- Elon Musk shared his July 8 email correspondence with British diver Richard Stanton on Twitter.
- He told the diver that his team was developing a kid-size submarine and asked if it would be of use in the mission to rescue the Thai boys soccer team from a flooded cave in northern Thailand.
- Stanton told Musk to continue production on the sub, and that it "may well be used" if the rain continued.
Musk's SpaceX rocket company announced over the weekend that it was testing a kid-size submarine in hopes of helping the boys trapped in a flooded cave in northern Thailand.
In a tweet posted Tuesday morning, Musk revealed his emails with Richard Stanton from July 8, in which the British diver encouraged him to continue testing the device.
Musk told Stanton that he had "one of the world's best engineering teams who normally design spaceships and spacesuits working on this thing 24 hours a day."
He added that his team was "trying to get it right in a very short period of time."
Stanton told him it was "absolutely worth continuing" production, adding that the submarine "may well be used" if the rain held out.
"We're worried about the smallest lad please keep working on the capsule details," Stanton told Musk.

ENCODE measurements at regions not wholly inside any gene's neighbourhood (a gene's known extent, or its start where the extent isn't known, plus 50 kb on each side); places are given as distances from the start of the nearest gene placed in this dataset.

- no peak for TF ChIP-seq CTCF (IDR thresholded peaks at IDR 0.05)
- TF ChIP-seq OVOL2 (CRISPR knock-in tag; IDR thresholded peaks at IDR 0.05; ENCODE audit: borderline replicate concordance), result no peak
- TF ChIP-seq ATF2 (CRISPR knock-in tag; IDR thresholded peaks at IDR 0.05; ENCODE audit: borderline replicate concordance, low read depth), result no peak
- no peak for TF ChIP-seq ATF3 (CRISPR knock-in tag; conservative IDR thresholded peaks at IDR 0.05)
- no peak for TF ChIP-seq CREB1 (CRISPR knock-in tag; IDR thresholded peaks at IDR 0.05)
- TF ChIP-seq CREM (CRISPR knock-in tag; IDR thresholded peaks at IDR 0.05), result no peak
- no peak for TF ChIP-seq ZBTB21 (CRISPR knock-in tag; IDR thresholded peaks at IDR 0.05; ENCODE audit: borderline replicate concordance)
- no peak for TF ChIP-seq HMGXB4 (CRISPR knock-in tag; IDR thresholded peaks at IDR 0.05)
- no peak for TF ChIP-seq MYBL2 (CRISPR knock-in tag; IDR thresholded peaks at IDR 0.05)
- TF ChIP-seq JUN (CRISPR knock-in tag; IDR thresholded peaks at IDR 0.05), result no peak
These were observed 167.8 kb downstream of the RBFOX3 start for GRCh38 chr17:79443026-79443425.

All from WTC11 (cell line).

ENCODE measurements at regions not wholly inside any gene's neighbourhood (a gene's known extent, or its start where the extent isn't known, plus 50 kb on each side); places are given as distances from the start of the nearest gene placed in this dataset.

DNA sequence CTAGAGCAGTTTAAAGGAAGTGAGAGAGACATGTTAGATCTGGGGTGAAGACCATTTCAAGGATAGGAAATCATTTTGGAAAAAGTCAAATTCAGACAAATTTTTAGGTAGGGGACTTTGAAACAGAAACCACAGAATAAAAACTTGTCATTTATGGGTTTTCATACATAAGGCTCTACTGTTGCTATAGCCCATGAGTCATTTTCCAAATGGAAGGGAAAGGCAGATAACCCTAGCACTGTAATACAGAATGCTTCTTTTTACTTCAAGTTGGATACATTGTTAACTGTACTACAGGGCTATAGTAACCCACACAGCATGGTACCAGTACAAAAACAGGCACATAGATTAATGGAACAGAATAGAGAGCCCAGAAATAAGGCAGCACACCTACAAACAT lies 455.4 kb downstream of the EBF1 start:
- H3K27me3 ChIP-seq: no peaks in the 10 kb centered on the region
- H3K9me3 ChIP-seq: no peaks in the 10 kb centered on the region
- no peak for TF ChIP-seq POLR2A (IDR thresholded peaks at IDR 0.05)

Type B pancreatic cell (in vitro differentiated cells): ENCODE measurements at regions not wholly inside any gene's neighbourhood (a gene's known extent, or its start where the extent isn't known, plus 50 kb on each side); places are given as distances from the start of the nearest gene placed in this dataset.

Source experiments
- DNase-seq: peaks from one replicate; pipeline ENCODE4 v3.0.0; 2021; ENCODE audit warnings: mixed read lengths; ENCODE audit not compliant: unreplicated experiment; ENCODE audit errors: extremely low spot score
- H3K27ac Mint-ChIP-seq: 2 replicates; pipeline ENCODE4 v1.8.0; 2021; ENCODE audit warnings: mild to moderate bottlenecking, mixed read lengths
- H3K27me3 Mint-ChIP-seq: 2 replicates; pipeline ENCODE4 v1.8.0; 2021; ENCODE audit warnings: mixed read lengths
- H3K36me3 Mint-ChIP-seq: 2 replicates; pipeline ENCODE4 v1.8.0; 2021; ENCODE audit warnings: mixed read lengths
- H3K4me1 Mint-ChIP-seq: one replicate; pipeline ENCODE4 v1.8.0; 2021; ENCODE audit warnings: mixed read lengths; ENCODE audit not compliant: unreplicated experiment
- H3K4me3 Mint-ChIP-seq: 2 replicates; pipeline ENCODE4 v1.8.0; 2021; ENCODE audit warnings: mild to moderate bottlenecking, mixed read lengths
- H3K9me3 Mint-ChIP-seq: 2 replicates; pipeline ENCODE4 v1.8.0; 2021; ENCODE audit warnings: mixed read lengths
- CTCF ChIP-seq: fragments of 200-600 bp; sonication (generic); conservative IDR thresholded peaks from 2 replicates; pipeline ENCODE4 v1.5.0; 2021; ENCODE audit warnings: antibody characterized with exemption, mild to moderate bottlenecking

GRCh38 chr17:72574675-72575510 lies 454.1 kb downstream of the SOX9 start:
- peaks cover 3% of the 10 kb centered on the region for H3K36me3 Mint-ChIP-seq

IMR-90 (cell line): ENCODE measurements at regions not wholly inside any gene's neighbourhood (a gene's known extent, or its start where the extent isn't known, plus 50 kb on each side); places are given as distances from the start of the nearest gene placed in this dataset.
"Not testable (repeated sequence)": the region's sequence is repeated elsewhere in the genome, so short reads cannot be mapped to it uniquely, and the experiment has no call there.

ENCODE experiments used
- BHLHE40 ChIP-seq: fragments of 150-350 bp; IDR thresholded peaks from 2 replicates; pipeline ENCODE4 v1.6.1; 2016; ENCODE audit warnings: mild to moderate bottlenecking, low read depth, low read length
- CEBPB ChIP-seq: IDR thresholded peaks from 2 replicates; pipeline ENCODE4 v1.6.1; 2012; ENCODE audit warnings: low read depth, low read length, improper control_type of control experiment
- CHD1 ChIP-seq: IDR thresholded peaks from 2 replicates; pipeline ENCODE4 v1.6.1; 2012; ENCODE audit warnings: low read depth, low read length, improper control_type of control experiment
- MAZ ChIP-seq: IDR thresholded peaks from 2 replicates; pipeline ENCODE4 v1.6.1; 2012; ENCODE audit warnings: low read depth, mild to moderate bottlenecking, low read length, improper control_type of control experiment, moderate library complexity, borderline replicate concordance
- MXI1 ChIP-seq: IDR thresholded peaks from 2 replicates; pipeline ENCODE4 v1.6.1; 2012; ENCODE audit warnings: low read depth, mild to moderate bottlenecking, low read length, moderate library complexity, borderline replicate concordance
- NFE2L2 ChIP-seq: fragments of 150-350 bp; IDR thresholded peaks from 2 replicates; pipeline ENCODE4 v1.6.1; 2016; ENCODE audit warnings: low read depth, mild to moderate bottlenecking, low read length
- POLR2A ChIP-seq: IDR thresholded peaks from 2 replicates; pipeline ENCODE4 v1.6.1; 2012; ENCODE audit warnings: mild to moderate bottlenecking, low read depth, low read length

Musk previously shared video of his aluminum sub being tested in a swimming pool in California.
He then traveled to Thailand, where he posted video and photos from the scene of the rescue mission.
As of Tuesday, all 12 boys from the soccer team and their 25-year-old coach had been rescued from the Tham Luang Cave in Chiang Rai.
"Great news that they made it out safely. Congratulations to an outstanding rescue team!" he tweeted in celebration on Tuesday morning. "The team did extremely well. Sub will be useful in future operations."
It was later that he shared his emails with Stanton, in a tweet in which he also claimed that a former Thai provincial governor was "inaccurately" described as a "rescue chief."
He credited Stanton, a firefighter and cave diver in his 50s, as being an expert on the subject matter.
Stanton and his diving partner, John Volanthen, were the first two to discover the soccer team and their coach trapped in the cave, The Telegraph reported on Monday.
Stanton previously led a rescue mission in Mexico in 2004, where he helped save six British soldiers who had been trapped underground for six days, according to The Washington Post.